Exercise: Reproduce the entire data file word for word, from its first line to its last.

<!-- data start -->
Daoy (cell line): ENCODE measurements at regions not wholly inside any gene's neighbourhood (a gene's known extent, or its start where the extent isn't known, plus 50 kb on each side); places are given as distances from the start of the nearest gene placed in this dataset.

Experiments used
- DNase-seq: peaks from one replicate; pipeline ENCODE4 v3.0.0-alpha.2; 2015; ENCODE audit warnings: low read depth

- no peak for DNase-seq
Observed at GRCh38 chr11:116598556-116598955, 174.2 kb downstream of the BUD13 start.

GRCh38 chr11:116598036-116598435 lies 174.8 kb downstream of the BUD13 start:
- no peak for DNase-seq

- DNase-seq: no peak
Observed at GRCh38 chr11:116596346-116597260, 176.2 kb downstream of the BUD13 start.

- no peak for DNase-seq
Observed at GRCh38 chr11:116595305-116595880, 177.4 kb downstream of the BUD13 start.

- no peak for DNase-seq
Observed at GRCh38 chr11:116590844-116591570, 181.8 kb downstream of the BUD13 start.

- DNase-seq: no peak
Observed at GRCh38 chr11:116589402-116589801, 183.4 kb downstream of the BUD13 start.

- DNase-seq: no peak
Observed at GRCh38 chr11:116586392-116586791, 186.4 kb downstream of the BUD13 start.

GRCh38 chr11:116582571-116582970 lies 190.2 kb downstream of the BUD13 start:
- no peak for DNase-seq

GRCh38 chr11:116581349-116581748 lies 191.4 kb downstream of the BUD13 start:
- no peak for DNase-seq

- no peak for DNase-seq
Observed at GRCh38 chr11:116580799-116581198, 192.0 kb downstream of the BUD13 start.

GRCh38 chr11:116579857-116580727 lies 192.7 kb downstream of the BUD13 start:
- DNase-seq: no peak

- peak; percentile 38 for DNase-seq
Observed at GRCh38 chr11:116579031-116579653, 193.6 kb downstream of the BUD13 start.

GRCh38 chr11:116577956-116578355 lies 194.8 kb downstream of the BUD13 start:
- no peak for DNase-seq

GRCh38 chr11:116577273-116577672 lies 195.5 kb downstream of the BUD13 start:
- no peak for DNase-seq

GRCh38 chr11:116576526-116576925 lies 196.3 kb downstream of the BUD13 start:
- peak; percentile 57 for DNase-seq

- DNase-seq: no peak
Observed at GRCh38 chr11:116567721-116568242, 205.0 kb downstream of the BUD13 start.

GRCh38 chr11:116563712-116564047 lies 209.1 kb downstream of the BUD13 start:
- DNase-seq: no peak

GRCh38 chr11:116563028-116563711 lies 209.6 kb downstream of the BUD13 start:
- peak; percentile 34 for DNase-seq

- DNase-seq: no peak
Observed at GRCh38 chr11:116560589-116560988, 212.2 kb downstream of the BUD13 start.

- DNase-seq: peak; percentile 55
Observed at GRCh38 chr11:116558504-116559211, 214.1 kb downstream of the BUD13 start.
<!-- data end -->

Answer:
Daoy (cell line): ENCODE measurements at regions not wholly inside any gene's neighbourhood (a gene's known extent, or its start where the extent isn't known, plus 50 kb on each side); places are given as distances from the start of the nearest gene placed in this dataset.

Experiments used
- DNase-seq: peaks from one replicate; pipeline ENCODE4 v3.0.0-alpha.2; 2015; ENCODE audit warnings: low read depth

- no peak for DNase-seq
Observed at GRCh38 chr11:116598556-116598955, 174.2 kb downstream of the BUD13 start.

GRCh38 chr11:116598036-116598435 lies 174.8 kb downstream of the BUD13 start:
- no peak for DNase-seq

- DNase-seq: no peak
Observed at GRCh38 chr11:116596346-116597260, 176.2 kb downstream of the BUD13 start.

- no peak for DNase-seq
Observed at GRCh38 chr11:116595305-116595880, 177.4 kb downstream of the BUD13 start.

- no peak for DNase-seq
Observed at GRCh38 chr11:116590844-116591570, 181.8 kb downstream of the BUD13 start.

- DNase-seq: no peak
Observed at GRCh38 chr11:116589402-116589801, 183.4 kb downstream of the BUD13 start.

- DNase-seq: no peak
Observed at GRCh38 chr11:116586392-116586791, 186.4 kb downstream of the BUD13 start.

GRCh38 chr11:116582571-116582970 lies 190.2 kb downstream of the BUD13 start:
- no peak for DNase-seq

GRCh38 chr11:116581349-116581748 lies 191.4 kb downstream of the BUD13 start:
- no peak for DNase-seq

- no peak for DNase-seq
Observed at GRCh38 chr11:116580799-116581198, 192.0 kb downstream of the BUD13 start.

GRCh38 chr11:116579857-116580727 lies 192.7 kb downstream of the BUD13 start:
- DNase-seq: no peak

- peak; percentile 38 for DNase-seq
Observed at GRCh38 chr11:116579031-116579653, 193.6 kb downstream of the BUD13 start.

GRCh38 chr11:116577956-116578355 lies 194.8 kb downstream of the BUD13 start:
- no peak for DNase-seq

GRCh38 chr11:116577273-116577672 lies 195.5 kb downstream of the BUD13 start:
- no peak for DNase-seq

GRCh38 chr11:116576526-116576925 lies 196.3 kb downstream of the BUD13 start:
- peak; percentile 57 for DNase-seq

- DNase-seq: no peak
Observed at GRCh38 chr11:116567721-116568242, 205.0 kb downstream of the BUD13 start.

GRCh38 chr11:116563712-116564047 lies 209.1 kb downstream of the BUD13 start:
- DNase-seq: no peak

GRCh38 chr11:116563028-116563711 lies 209.6 kb downstream of the BUD13 start:
- peak; percentile 34 for DNase-seq

- DNase-seq: no peak
Observed at GRCh38 chr11:116560589-116560988, 212.2 kb downstream of the BUD13 start.

- DNase-seq: peak; percentile 55
Observed at GRCh38 chr11:116558504-116559211, 214.1 kb downstream of the BUD13 start.